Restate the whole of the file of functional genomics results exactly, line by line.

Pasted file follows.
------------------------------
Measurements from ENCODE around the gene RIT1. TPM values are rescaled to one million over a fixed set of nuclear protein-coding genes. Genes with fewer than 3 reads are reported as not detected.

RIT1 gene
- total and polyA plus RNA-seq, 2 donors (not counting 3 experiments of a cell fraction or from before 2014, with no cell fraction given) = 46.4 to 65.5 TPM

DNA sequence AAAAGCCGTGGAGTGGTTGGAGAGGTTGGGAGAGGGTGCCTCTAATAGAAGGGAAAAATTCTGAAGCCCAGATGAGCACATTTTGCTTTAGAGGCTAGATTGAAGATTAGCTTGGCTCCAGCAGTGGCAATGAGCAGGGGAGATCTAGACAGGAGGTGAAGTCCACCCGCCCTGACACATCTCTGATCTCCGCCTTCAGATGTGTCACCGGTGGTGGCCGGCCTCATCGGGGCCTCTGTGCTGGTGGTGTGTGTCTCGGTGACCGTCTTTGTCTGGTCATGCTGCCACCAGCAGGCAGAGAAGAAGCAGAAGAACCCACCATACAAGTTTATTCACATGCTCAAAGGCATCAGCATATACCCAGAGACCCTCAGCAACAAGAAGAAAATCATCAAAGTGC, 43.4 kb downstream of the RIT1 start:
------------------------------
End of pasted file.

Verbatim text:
Measurements from ENCODE around the gene RIT1. TPM values are rescaled to one million over a fixed set of nuclear protein-coding genes. Genes with fewer than 3 reads are reported as not detected.

RIT1 gene
- total and polyA plus RNA-seq, 2 donors (not counting 3 experiments of a cell fraction or from before 2014, with no cell fraction given) = 46.4 to 65.5 TPM

DNA sequence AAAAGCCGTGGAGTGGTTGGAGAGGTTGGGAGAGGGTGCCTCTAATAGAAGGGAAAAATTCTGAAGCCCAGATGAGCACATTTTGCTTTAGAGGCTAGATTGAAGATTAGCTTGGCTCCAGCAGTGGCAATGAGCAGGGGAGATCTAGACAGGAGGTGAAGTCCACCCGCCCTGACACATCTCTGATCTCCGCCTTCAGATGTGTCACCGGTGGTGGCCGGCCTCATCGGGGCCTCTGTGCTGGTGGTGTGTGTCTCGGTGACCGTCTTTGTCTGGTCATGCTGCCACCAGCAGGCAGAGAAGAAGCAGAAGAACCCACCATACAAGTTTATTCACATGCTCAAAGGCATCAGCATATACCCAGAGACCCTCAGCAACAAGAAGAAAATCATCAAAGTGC, 43.4 kb downstream of the RIT1 start: